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  • Perry, M., Global Governance of Intellectual Property in the 21st century : reflecting Policy through Change, Cham, Springer, 2016.

    Perry, M., Global Governance of Intellectual Property in the 21st century : reflecting Policy through Change, Cham, Springer, 2016.

    This book analyses the governance foundations of  innovation, brands, inventions, secrets and expression, which are the keys to a century based on knowledge. They are reflected in legal rights that have been fermenting over centuries of national policy deliberations on intellectual property rights, constantly in flux in the face of new advances in science, but overall a trend towards greater protectionism. As countries are challenged by the strictures of international agreements, often extorted through imbalanced power relationships, they seek their own national means for beneficial differentiation from the new global norms, whilst complying with international obligations. This book deals with the outcomes of regional governance of intellectual property, which often creates ripples in the search for harmony in the laws that form the basis for the future of intellectual property. The work has contributions that come from developing and developed nations, showing a common theme of the struggle to find the balance in an area of law that often does not provide clearcut solutions to real world environments.

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  • Frankel, S., The Internet and the Emerging Importance of New Forms of Intellectual Property, Alphen aan den Rijn, Wolters Kluwer, 2016.

    Frankel, S., The Internet and the emerging Importance of New Forms of Intellectual Property, Alphen aan den Rijn, Wolters Kluwer, 2016.

    The Internet and the Emerging Importance of New Forms of Intellectual Property scrutinizes the existence of commonalities in the realm of intellectual property (IP) rights. The term ‘intellectual property’ has come to include numerous intangible rights beyond the traditional ‘Big Three’ (patent, trademark and copyright) – rights that force us to reconsider and maybe also change the object and purpose of IP. Not only do these rights generally have less solid normative footing and few, if any, well-understood inherent limits, but the borders of their misappropriation are hard to draw as well. This book poses the question of what risks and advantages accrue to such IP or ‘IP-like’ rights.

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  • Kennedy, M., WTO Dispute Settlement and the TRIPS Agreement: Applying Intellectual Property Standards in a Trade Law Framework, Cambridge, Cambridge University Press, 2016.

    Kennedy, M., WTO Dispute Settlement and the TRIPS Agreement: Applying Intellectual Property Standards in a Trade Law Framework, Cambridge, Cambridge University Press, 2016.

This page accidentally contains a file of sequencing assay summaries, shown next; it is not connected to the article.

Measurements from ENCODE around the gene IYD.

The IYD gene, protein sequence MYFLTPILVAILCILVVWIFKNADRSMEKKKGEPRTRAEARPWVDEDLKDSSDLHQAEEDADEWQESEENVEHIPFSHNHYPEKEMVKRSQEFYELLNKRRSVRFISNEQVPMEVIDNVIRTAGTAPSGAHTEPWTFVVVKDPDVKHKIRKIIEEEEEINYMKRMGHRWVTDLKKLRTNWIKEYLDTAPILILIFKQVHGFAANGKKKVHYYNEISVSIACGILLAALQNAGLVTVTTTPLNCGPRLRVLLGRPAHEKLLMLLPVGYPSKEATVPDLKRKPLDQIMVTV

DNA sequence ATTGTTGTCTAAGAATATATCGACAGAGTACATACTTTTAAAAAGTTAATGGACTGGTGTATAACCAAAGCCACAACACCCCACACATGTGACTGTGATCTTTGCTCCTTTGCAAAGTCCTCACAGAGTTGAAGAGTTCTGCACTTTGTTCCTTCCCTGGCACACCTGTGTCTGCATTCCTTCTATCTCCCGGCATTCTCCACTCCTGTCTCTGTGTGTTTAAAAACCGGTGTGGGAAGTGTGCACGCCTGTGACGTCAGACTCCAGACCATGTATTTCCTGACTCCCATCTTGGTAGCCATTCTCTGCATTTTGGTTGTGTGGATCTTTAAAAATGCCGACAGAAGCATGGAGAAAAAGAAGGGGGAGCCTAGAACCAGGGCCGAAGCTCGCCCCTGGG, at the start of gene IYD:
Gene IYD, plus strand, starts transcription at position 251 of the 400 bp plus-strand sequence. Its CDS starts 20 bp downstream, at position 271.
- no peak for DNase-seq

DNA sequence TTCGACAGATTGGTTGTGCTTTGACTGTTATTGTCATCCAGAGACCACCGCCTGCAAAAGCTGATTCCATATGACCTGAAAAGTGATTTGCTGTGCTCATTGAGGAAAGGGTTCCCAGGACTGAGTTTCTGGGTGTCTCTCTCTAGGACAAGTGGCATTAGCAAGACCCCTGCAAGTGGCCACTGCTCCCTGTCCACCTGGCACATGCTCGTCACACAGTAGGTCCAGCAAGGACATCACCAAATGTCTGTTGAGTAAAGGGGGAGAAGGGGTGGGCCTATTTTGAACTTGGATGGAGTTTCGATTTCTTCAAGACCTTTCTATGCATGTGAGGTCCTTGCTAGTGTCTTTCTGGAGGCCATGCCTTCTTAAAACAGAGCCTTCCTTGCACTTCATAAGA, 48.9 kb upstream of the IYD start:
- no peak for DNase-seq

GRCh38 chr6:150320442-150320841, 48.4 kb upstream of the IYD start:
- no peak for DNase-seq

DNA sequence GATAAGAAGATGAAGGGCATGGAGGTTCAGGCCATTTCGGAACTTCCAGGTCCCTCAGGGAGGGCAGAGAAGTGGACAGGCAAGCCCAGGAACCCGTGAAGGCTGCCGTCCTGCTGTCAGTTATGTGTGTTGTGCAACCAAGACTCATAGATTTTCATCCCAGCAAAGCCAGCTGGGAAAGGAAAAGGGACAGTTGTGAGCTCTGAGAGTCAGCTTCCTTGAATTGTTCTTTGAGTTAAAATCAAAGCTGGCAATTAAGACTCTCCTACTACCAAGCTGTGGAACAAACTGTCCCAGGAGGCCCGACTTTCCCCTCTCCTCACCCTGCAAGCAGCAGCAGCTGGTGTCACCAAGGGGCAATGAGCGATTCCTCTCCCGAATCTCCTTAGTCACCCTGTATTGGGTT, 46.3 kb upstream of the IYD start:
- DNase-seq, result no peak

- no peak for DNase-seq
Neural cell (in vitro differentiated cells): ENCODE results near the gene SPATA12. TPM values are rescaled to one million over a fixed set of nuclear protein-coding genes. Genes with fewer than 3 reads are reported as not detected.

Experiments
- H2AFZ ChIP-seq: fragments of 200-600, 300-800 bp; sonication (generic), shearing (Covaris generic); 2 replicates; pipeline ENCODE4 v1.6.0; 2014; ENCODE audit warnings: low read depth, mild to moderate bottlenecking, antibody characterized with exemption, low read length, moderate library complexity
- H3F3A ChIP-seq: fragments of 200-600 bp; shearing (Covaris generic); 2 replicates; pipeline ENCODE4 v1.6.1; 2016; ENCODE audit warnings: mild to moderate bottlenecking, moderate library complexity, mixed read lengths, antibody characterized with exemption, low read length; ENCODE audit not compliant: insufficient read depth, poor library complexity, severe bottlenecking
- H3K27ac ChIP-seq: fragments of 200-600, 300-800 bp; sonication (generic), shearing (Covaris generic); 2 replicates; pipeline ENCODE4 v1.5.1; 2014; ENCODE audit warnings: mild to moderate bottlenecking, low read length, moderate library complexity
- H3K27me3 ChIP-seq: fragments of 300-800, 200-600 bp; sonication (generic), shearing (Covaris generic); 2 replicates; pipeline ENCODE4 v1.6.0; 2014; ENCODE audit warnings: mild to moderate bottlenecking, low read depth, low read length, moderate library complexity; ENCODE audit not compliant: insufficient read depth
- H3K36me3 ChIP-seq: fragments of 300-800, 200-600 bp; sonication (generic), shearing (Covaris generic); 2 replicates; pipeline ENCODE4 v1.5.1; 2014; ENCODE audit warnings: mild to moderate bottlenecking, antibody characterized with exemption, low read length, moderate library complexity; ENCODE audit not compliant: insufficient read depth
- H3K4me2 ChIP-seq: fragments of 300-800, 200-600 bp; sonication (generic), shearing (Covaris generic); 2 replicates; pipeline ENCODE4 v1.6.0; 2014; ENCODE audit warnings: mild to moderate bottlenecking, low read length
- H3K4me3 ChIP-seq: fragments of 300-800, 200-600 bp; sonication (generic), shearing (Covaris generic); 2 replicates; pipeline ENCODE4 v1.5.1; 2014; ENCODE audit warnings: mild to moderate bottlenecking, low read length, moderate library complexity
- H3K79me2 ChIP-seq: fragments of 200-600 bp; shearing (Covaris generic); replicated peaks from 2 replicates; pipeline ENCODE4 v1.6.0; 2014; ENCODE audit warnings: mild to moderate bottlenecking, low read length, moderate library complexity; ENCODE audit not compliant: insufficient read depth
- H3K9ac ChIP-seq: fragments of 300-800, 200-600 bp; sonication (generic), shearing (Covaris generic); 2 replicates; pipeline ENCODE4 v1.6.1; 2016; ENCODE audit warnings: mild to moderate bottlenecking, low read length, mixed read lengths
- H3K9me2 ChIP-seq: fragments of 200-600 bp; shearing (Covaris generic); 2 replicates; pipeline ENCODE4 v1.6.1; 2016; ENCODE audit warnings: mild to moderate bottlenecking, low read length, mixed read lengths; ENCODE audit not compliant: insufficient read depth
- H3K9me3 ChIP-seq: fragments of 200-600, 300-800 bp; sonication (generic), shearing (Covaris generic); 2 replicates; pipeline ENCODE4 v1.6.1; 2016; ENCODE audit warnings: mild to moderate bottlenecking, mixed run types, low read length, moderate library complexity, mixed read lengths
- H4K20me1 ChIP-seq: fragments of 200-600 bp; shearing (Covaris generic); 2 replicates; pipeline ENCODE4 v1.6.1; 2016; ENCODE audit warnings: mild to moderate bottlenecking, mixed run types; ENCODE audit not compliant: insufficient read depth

The TRIPS Agreement was implemented in the WTO to gain access to a functioning dispute settlement mechanism that could authorize trade sanctions. Yet TRIPS and the WTO Dispute Settlement Understanding are based on systems that developed independently in WIPO and GATT. In this book, Matthew Kennedy exposes the challenges created by the integration and independence of TRIPS within the WTO by examining how this trade organization comes to grips with intellectual property disputes. He contrasts the way intellectual property disputes between governments have been handled before and after the establishment of the WTO. Based on practical experience, this book provides a comprehensive review of the issues that arise under the DSU, TRIPS, GATT 1994 and other WTO agreements in intellectual property matters. These range from procedural pitfalls to substantive treaty interpretation and conflicts as well as remedies, including cross-retaliation.

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  • Frankel, S., and D.J. Gervais, Advanced Introduction to International Intellectual Property, Cheltenham, UK, Northampton, MA, USA, Edward Elgar Publishing, 2016.

    Frankel, S., and D.J. Gervais, Advanced Introduction to International Intellectual Property, Cheltenham, UK, Northampton, MA, USA, Edward Elgar Publishing, 2016.

    This authoritative introduction provides a detailed overview of the complexities of the international intellectual property regime and the ways in which it operates. The authors cover the key international institutions and agreements that regulate and inform intellectual property at an international level such as the TRIPS Agreement, WIPO, WTO, the Paris Convention and the Berne Convention. The book serves as a platform to understand and contextualize policy discussions on topics such as public health, Internet regulation, as well as regional and bilateral trade treaties. Key features include:  accessible and carefully summarized overview of the field, comprehensive and up-to-date review of all major international intellectual property institutions and instruments, introduces current issues within international IP negotiations  and provides tools to analyze the history and possible future development of international IP norms.

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  • Ullrich, H., and R.M. Hilty (eds.), TRIPS plus 20 : from Trade Rules to Market Principles, Berlin, Springer, 2016 (e-book).